The giant (by radio control standards) servos above are shown adjacent to a Nokia 3310 mobile phone to give an idea of the scale.  The arms are 12cm long – perfect for lifting a bank of solar panels (wing).

Our local Model Aerodrome in Seaside Road, Eastbourne, supplied these beauties, taking the trouble to source one unit from afar – not the kind of thing you are asked for every day.  Thanks to Dave and Steve for helping us out of a tough spot.  The Model Aerodrome were also able to match a reduction gearbox shown elsewhere on this site under catamaran model drive-train.


SUN TRACKER'S WINGSOn this page we also look at two electronic design solutions for control of our wing angle. One is an analogue comparator based circuit, the other a digital computer chip based circuit. They both do the same thing, but with different features.


There are many ways of arranging for an array of panels to track the sun. The description below is for a DIY control board that seems to work quite well. But there are dozens of designs from enthusiastic roboteers. See the links below.


dU1/U2 – LM339 quad comparator
Q1 – TIP42C Power Transistor
Q2 – TIP41C Power Transistor
Q3 – 2N3906 Transistor
Q4 – 2N3904 Transistor
R1 – 1meg ohm
R2 – 1k ohm trim pot
R3 – 10k ohm
R4 – 10k ohm
R5 – 10k ohm
R6 – 4.7k ohm
R7 – 2.7k ohm
C1 – 10n ceramic capacitor
M – DC motor up to 1amp
LEDs – 5mm 563nm Hi Green Water Clear

The LED arrangement in the LM339 circuit below uses two rows of three LEDs with each LED connected in parallel, the two rows are connected in parallel but reversed polarity. The sensor array is made with three west LEDs and three east LEDs. A 1meg resistor and a 10n ceramic capacitor (103z) are also in parallel with the sensor. The sensor LEDs provide input voltage for two comparators on the LM339 chip with the variable resistor R2 providing a “dead zone” or sensitivity adjustment. Each comparator output is fed into a transistor Darlington pair which in turn drives the DC motor. The rail voltages are provided by two batteries connected in series with the center tap providing the ground reference.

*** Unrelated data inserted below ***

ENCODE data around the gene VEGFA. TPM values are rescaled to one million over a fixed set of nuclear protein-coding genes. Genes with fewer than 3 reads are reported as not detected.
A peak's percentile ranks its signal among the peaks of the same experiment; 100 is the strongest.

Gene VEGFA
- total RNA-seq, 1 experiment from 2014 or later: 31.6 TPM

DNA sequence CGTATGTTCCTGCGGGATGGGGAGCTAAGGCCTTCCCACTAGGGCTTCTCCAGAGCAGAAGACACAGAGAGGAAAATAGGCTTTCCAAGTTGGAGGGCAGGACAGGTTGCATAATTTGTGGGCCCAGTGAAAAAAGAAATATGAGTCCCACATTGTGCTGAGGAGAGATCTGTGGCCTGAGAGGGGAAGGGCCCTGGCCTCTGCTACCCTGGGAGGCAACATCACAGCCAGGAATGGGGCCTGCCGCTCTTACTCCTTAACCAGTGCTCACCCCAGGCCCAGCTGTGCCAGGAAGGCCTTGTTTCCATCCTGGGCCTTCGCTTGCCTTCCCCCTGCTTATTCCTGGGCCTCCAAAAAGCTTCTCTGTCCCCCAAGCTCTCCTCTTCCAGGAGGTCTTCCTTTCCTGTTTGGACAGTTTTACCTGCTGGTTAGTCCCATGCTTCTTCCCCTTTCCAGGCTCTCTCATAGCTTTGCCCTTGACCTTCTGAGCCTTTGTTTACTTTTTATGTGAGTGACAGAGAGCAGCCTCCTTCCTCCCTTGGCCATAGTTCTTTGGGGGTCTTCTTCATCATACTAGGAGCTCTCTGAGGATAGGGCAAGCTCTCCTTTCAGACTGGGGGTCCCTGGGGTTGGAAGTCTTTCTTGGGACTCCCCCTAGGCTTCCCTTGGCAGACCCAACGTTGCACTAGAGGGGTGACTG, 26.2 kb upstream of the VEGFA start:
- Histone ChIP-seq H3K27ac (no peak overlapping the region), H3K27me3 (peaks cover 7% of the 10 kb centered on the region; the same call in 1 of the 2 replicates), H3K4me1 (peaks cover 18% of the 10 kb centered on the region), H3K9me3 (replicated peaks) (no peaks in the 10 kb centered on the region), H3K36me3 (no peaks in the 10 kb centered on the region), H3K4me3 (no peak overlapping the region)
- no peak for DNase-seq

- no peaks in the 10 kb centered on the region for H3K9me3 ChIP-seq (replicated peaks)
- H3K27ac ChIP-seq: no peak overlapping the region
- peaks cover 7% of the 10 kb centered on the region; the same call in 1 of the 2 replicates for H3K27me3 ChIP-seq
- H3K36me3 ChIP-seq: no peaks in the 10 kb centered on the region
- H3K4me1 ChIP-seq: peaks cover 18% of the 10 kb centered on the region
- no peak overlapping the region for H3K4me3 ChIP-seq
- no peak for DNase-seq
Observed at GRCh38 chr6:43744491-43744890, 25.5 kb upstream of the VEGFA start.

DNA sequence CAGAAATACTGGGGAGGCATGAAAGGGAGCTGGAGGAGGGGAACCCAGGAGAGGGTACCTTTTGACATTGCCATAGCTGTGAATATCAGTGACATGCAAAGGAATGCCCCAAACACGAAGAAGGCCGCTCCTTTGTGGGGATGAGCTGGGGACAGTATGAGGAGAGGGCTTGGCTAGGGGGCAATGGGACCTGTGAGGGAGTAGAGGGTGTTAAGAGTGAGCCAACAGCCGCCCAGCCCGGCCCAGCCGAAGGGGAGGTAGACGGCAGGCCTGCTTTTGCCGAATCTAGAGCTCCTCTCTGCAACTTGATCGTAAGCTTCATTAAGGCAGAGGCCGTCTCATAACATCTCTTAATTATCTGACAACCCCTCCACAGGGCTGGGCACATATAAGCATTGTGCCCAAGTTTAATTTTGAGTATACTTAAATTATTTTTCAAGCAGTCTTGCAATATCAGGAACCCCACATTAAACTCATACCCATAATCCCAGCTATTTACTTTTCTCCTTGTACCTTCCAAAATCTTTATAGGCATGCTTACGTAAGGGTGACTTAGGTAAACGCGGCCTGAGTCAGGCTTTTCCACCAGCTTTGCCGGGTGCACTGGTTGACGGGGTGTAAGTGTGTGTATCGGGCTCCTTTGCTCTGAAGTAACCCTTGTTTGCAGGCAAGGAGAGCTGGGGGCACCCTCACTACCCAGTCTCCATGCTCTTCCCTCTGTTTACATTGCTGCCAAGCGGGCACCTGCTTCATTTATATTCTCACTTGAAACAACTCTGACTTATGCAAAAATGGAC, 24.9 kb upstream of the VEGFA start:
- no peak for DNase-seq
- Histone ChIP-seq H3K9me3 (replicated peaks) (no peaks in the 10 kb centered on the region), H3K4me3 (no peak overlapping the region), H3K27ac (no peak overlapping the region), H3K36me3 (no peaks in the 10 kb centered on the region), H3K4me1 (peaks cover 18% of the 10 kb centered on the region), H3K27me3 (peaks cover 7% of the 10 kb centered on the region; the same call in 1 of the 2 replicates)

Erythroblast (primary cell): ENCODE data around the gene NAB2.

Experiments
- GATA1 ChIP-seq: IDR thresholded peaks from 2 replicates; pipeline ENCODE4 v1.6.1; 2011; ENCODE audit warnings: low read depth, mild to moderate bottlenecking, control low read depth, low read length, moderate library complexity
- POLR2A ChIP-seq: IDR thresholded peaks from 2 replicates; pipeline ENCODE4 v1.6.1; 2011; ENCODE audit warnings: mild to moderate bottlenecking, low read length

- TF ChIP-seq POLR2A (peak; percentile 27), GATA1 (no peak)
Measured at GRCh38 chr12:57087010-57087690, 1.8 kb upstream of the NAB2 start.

The developers at Green Watts have tested this circuit with 2 single cell lithium-ion batteries providing +/- 4.2 volts and two 12 volt lead batteries, the LM339 is rated for input voltages from +/- 2 volts to +/- 18 volts.


This special COMPUTER CHIP CONTROLLED SOLAR TRACKER CIRCUIT KIT (Catalog #ST2-HD-PIX) from MTM Scientific is a new product they are making available on a limited basis for advanced electronic hobbyists. Identical in function to their other Solar Tracker Kits, this kit contains all the electrical components for building the circuit (shown above) to automatically find and follow the sun across the sky.


Just like their other kits, this tracker circuit finds the sun at dawn, follows the sun during the day, and resets to home at nightfall for the next day. This kit is ideal for driving a single axis solar tracker with a 12 VDC gear motor or linear actuator that they don’t provide. Also included, but not shown, are the same 2 photocell sensors, 2 limit switches and 20+ page booklet they include with all their Solar Tracker Kits.

So what is different about this kit? This new version of our Solar Tracker Kit is controlled by a PIC micro-controller running a computer program written in PICAXE BASIC. Much more information about the Picaxe family of micro-controllers is available at Phil Anderson’s website ( The Picaxe Chip can be reprogrammed using the serial port of your computer using the Picaxe Development Platform Software (Download and Installation required). Obviously that would be a project for advanced hobbyists capable of reading and writing computer line code and reading circuit diagrams. Note: We provide the Picaxe chip already programmed for this kit.


For more detail: SUN TRACKER’S WINGS

About The Author

Ibrar Ayyub

I am an experienced technical writer holding a Master's degree in computer science from BZU Multan, Pakistan University. With a background spanning various industries, particularly in home automation and engineering, I have honed my skills in crafting clear and concise content. Proficient in leveraging infographics and diagrams, I strive to simplify complex concepts for readers. My strength lies in thorough research and presenting information in a structured and logical format.

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